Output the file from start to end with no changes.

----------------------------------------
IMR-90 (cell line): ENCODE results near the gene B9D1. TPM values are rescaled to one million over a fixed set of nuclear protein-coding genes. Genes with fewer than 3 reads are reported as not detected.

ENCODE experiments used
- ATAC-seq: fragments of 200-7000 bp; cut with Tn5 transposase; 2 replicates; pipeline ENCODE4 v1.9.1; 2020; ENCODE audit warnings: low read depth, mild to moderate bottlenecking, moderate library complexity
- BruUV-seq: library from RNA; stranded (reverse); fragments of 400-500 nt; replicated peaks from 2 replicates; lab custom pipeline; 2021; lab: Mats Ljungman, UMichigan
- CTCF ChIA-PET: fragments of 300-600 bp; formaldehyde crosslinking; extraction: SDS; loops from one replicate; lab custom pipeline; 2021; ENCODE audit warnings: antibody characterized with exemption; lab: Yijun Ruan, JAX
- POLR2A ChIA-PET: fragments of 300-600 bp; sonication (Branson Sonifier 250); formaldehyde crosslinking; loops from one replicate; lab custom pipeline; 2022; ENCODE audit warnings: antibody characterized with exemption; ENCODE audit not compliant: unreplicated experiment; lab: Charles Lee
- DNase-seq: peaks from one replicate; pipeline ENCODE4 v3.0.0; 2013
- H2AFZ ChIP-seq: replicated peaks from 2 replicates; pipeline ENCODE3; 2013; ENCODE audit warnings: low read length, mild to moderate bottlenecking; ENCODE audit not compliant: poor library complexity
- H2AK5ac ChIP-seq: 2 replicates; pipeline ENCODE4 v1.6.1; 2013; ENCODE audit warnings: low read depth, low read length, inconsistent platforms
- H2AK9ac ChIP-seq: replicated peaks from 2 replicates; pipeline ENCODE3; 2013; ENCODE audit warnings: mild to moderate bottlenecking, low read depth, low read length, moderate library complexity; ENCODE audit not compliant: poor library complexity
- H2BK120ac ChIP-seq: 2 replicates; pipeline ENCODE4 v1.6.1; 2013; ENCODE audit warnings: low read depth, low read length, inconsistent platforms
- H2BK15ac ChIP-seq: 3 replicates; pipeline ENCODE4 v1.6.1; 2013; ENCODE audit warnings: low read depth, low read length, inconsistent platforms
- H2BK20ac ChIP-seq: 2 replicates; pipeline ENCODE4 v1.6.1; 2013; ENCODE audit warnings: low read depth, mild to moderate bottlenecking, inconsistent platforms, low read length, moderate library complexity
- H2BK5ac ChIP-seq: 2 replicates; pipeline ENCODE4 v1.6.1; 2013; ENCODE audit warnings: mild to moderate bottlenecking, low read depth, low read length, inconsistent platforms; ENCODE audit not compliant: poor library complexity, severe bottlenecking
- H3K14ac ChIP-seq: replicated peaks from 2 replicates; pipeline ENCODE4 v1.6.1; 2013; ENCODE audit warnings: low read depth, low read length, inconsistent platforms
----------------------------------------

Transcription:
IMR-90 (cell line): ENCODE results near the gene B9D1. TPM values are rescaled to one million over a fixed set of nuclear protein-coding genes. Genes with fewer than 3 reads are reported as not detected.

ENCODE experiments used
- ATAC-seq: fragments of 200-7000 bp; cut with Tn5 transposase; 2 replicates; pipeline ENCODE4 v1.9.1; 2020; ENCODE audit warnings: low read depth, mild to moderate bottlenecking, moderate library complexity
- BruUV-seq: library from RNA; stranded (reverse); fragments of 400-500 nt; replicated peaks from 2 replicates; lab custom pipeline; 2021; lab: Mats Ljungman, UMichigan
- CTCF ChIA-PET: fragments of 300-600 bp; formaldehyde crosslinking; extraction: SDS; loops from one replicate; lab custom pipeline; 2021; ENCODE audit warnings: antibody characterized with exemption; lab: Yijun Ruan, JAX
- POLR2A ChIA-PET: fragments of 300-600 bp; sonication (Branson Sonifier 250); formaldehyde crosslinking; loops from one replicate; lab custom pipeline; 2022; ENCODE audit warnings: antibody characterized with exemption; ENCODE audit not compliant: unreplicated experiment; lab: Charles Lee
- DNase-seq: peaks from one replicate; pipeline ENCODE4 v3.0.0; 2013
- H2AFZ ChIP-seq: replicated peaks from 2 replicates; pipeline ENCODE3; 2013; ENCODE audit warnings: low read length, mild to moderate bottlenecking; ENCODE audit not compliant: poor library complexity
- H2AK5ac ChIP-seq: 2 replicates; pipeline ENCODE4 v1.6.1; 2013; ENCODE audit warnings: low read depth, low read length, inconsistent platforms
- H2AK9ac ChIP-seq: replicated peaks from 2 replicates; pipeline ENCODE3; 2013; ENCODE audit warnings: mild to moderate bottlenecking, low read depth, low read length, moderate library complexity; ENCODE audit not compliant: poor library complexity
- H2BK120ac ChIP-seq: 2 replicates; pipeline ENCODE4 v1.6.1; 2013; ENCODE audit warnings: low read depth, low read length, inconsistent platforms
- H2BK15ac ChIP-seq: 3 replicates; pipeline ENCODE4 v1.6.1; 2013; ENCODE audit warnings: low read depth, low read length, inconsistent platforms
- H2BK20ac ChIP-seq: 2 replicates; pipeline ENCODE4 v1.6.1; 2013; ENCODE audit warnings: low read depth, mild to moderate bottlenecking, inconsistent platforms, low read length, moderate library complexity
- H2BK5ac ChIP-seq: 2 replicates; pipeline ENCODE4 v1.6.1; 2013; ENCODE audit warnings: mild to moderate bottlenecking, low read depth, low read length, inconsistent platforms; ENCODE audit not compliant: poor library complexity, severe bottlenecking
- H3K14ac ChIP-seq: replicated peaks from 2 replicates; pipeline ENCODE4 v1.6.1; 2013; ENCODE audit warnings: low read depth, low read length, inconsistent platforms